The effectiveness of humanitarian programs normally is evaluated according to a limited number of pre-defined objectives. These objectives typically represent only selected positive expected impacts of program interventions and as such, are inadequate benchmarks for understanding the overall effectiveness of aid.This is because programs also have unexpected impacts (both positive and negative) as well as expected negative impacts and expected positive impacts beyond the program objectives.The authors contend that these other categories of program impacts also should be assessed, and suggest a methodology for doing so that draws on input from the perspectives of beneficiaries. This paper includes examples of the use of this methodology in the field. Finally, the authors suggest future directions for improving this type of expanded assessment and advocate for its widespread use, both within and without the field of disaster response.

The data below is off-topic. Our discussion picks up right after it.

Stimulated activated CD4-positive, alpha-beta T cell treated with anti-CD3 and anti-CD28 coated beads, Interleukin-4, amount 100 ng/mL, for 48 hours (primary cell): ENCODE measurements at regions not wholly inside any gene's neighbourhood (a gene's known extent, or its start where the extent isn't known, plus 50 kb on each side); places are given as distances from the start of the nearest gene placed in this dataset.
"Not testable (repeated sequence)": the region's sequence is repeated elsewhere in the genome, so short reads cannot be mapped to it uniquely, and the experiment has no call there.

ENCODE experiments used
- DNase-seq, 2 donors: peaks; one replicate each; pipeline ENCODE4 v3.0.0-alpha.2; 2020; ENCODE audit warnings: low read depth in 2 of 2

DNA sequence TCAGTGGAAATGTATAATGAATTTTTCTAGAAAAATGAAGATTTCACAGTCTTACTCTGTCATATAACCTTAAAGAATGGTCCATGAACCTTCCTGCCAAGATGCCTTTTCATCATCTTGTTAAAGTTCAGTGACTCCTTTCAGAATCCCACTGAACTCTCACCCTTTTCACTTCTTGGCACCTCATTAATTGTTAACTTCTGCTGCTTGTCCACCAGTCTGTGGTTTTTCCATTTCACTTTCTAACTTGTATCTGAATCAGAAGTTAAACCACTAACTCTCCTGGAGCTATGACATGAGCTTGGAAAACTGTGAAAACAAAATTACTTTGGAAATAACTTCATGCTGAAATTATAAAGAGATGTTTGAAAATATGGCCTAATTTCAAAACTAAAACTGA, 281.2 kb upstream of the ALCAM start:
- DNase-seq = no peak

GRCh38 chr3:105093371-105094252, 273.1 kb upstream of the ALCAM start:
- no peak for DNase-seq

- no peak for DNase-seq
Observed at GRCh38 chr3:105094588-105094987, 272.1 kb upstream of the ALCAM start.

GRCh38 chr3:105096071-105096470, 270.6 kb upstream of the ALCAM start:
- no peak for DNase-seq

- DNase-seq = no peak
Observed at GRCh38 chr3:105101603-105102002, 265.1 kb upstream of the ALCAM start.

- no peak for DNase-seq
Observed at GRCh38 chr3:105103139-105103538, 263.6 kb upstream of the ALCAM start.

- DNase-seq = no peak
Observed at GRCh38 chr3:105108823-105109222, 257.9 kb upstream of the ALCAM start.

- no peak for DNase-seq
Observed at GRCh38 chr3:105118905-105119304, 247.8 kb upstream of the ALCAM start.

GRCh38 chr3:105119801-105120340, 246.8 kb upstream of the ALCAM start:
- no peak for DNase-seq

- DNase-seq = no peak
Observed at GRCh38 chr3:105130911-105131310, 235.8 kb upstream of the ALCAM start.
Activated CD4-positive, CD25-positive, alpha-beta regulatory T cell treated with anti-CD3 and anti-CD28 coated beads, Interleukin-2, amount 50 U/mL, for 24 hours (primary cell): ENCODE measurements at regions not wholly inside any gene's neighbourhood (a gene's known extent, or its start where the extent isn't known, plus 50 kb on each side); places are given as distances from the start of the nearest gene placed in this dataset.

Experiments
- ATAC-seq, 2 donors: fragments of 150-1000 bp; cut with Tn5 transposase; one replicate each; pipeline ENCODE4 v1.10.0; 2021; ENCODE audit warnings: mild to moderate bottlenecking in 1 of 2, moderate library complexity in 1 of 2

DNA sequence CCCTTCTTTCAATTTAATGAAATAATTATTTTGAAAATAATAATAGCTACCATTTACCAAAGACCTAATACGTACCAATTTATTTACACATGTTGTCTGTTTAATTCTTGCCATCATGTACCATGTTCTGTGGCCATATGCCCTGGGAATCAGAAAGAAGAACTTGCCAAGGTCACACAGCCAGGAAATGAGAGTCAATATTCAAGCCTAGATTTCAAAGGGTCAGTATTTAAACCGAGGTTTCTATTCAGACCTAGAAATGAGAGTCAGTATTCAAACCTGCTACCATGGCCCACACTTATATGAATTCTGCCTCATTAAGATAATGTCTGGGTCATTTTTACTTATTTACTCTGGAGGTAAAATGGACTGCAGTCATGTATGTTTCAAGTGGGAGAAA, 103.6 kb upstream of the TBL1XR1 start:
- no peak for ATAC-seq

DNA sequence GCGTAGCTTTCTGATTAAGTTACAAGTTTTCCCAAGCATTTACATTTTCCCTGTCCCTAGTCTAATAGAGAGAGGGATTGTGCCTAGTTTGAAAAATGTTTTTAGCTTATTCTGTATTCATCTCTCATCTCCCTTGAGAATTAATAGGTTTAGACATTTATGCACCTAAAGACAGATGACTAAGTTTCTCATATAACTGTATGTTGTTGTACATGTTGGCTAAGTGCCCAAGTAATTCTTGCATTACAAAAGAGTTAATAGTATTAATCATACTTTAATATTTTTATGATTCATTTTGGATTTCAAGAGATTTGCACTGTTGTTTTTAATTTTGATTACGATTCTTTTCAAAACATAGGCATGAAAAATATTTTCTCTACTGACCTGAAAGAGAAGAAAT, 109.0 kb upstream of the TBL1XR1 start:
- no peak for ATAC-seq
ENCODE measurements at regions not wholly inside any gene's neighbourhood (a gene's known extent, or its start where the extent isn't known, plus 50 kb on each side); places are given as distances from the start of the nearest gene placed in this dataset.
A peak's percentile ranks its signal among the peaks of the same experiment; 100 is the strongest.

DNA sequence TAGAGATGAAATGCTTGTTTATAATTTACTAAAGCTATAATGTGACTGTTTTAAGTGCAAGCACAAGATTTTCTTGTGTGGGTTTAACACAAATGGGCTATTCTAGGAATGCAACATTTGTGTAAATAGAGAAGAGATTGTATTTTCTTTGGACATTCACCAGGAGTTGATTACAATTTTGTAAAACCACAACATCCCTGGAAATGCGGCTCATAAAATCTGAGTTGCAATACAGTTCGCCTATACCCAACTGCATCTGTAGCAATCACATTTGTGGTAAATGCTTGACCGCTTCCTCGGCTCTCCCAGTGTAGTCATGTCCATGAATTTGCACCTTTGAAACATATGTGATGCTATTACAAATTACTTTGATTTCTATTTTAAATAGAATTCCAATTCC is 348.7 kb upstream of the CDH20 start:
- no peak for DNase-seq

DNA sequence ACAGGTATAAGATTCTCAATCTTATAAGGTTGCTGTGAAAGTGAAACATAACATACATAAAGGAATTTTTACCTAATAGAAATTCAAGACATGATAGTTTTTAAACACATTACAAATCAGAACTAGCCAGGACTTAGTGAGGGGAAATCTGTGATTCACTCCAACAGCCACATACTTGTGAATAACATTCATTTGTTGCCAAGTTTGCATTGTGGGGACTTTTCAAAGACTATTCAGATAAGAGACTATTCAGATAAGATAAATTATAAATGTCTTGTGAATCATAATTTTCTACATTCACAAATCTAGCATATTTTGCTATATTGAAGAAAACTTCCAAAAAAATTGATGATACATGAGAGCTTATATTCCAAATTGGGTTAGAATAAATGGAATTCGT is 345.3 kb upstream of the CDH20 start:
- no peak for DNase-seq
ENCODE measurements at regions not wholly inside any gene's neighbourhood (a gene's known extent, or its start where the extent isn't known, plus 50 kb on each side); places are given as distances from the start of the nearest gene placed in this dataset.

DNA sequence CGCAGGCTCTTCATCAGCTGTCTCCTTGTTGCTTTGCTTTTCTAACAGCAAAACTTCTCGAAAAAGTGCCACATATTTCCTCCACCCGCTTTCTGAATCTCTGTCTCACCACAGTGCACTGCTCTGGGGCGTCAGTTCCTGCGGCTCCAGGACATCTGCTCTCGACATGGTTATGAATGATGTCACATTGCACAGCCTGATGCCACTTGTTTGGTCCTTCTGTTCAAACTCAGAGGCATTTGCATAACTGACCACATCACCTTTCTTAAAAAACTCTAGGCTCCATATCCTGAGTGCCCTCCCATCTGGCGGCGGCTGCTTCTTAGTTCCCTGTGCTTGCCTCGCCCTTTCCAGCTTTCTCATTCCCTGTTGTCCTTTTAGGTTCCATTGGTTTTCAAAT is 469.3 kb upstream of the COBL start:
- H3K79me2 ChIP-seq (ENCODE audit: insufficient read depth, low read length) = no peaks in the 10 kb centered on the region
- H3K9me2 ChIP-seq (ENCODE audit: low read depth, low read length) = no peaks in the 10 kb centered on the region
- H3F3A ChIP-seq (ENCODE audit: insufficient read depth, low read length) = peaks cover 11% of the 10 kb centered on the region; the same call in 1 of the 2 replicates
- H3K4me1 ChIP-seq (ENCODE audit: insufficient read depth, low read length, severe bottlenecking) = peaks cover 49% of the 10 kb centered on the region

ASJC Scopus subject areas
- Emergency Medicine